How RACISM Affects Our Relationship #30
Play • 27 min

How does race affect our relationship?

We identify as interacial couple because of the color of our skin. Otherwise, we would just be a regular couple. The last few weeks have been intense for Black people in America. First George Floyd and now Jacob Blake and countless of other people unnamed here. There is no time to heal or take a break. It’s exhausting. It can put me in a state of anger all the time, if I’m not careful. No matter how much time I spend in mediation, it’s affecting our relationship. 

In this Weeks podcast we discuss 

  1. How current race tension in our country affects our relationship
  2. How we navigate the race conversation as a couple
  3. How Cera checked out of life when it got to be too much to take
  4. How matthew holds the space as the ally

MATTHEW started his career as an accidental filmmaker. He wrote a “practice script,”  hoping one day he could write one that he could sell or produce. That script became his first film, “Senses of Place,” which went on to win awards on the film festival circuit and was distributed by FilmBuff. 

Matthew then moved to Hollywood where he eventually made nine feature films, eight documentaries, and worked with actors Carrie-Anne Moss, Zac Efron, Edi Gathegi, Melora Hardin and many more. He worked with producers Kevin Costner, Bill Borden – Academy Award winner Francis Ford Coppola and Oscar-nominated director Mike Johnson. He has even shared the screen with Josh Brolin, Neil Patrick Harris, Kane Hodder, Naveen Andrews, and many more.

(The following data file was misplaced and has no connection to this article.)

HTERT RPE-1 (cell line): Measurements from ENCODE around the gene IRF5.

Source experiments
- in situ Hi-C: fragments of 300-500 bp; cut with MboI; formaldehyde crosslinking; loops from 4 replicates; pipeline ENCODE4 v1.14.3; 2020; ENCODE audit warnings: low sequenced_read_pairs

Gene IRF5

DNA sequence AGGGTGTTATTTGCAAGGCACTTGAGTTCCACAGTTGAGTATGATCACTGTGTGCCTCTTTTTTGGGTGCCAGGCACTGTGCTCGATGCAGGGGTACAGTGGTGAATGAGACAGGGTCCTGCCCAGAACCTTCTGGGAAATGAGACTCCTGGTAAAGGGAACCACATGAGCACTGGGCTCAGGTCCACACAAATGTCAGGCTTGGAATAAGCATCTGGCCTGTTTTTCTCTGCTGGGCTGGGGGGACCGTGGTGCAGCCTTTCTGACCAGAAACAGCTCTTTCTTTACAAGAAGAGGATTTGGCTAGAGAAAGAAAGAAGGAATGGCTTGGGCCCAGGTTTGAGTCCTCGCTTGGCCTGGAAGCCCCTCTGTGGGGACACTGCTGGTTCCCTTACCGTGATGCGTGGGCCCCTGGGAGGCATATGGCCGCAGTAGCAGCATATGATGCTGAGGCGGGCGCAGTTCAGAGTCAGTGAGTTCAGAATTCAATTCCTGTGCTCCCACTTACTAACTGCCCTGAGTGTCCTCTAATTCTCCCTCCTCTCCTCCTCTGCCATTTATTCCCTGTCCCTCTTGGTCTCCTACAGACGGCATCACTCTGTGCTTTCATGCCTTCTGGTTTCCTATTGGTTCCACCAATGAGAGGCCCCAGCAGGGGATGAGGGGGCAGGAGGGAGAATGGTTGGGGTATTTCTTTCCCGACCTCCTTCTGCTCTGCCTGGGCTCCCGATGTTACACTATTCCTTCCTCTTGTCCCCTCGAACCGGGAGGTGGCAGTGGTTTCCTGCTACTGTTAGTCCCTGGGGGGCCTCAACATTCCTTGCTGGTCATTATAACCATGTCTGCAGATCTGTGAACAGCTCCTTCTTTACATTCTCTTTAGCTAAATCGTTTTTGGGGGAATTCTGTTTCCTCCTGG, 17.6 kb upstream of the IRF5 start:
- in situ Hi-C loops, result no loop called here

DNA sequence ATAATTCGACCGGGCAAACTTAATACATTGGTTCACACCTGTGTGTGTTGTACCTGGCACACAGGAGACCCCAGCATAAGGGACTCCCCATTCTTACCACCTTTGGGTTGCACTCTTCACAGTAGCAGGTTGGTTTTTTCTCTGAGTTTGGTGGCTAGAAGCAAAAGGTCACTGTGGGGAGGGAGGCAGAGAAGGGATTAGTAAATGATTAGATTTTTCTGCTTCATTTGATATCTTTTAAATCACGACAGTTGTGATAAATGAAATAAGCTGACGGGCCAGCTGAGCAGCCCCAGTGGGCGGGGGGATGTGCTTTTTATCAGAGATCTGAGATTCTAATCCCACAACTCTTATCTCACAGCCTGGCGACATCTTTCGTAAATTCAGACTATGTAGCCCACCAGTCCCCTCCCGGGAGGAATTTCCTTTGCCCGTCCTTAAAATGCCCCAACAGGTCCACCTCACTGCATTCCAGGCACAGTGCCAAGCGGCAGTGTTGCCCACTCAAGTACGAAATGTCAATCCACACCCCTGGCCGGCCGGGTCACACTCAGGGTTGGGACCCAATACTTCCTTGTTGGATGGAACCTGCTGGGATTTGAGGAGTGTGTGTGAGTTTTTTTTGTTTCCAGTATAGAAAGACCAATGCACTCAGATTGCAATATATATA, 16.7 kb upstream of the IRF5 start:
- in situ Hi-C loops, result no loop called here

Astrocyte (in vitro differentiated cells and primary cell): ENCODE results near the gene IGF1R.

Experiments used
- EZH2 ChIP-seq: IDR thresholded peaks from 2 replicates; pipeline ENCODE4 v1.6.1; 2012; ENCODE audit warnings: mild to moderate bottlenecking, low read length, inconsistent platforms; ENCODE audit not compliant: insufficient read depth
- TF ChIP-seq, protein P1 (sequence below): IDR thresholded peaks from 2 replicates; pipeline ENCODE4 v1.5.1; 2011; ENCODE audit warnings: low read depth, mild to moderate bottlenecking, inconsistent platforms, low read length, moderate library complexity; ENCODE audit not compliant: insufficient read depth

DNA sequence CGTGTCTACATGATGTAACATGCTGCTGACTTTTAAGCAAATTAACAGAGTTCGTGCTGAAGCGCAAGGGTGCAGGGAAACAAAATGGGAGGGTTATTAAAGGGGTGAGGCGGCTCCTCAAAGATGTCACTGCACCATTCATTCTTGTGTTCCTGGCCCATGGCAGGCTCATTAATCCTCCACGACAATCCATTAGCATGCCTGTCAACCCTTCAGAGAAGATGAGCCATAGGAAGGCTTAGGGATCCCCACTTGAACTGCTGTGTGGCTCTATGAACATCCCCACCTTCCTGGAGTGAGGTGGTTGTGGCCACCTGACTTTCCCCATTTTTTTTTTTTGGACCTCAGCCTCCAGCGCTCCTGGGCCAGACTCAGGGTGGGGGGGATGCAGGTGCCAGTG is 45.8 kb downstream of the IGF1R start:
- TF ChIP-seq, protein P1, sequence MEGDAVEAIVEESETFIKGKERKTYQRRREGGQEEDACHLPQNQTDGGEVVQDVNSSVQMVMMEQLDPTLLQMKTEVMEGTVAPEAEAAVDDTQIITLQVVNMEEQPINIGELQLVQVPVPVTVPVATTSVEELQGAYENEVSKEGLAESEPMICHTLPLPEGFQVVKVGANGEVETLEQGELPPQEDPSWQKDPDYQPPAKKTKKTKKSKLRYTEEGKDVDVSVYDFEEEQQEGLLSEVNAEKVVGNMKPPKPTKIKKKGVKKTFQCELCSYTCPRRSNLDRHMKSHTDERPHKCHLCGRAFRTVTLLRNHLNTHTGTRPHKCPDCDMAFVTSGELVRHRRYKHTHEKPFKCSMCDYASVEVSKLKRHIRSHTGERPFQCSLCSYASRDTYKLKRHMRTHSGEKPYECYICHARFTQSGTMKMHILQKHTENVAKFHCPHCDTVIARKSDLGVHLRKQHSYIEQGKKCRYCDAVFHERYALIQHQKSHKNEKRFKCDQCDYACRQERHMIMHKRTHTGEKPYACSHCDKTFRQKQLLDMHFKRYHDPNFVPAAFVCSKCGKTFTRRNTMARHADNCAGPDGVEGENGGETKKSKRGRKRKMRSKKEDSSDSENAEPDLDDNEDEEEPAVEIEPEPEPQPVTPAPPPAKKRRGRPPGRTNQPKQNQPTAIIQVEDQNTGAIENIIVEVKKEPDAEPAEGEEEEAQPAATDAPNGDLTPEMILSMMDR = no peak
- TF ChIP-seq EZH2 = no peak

Last year, he released the documentary film, “Hardball: The Girls of Summer.” Currently, he lives between California and East Africa, writing and developing new projects, while consulting on film and TV projects. 

Visit his website to see his work – or check him out on

CERA graduated from UCLA with a degree in International Development and Entrepreneurship in 2018, after living in Los Angeles for eight years. 

She grew up in rural Kenya and at the age of nine, she lost her childhood home to civil war. That forced her to move to a Nairobi ghetto, where she experienced a different kind of poverty.

This experience shaped her mission. She returned to Kenya to start Ecodunia, a social enterprise that makes a difference in the lives of the poor by creating work opportunities and educating girls from under-priviledged communities. Ecodunia is not only driven by profit, but with a mission to lift people out of generational poverty, while making beautiful, useful and sustainable products. 

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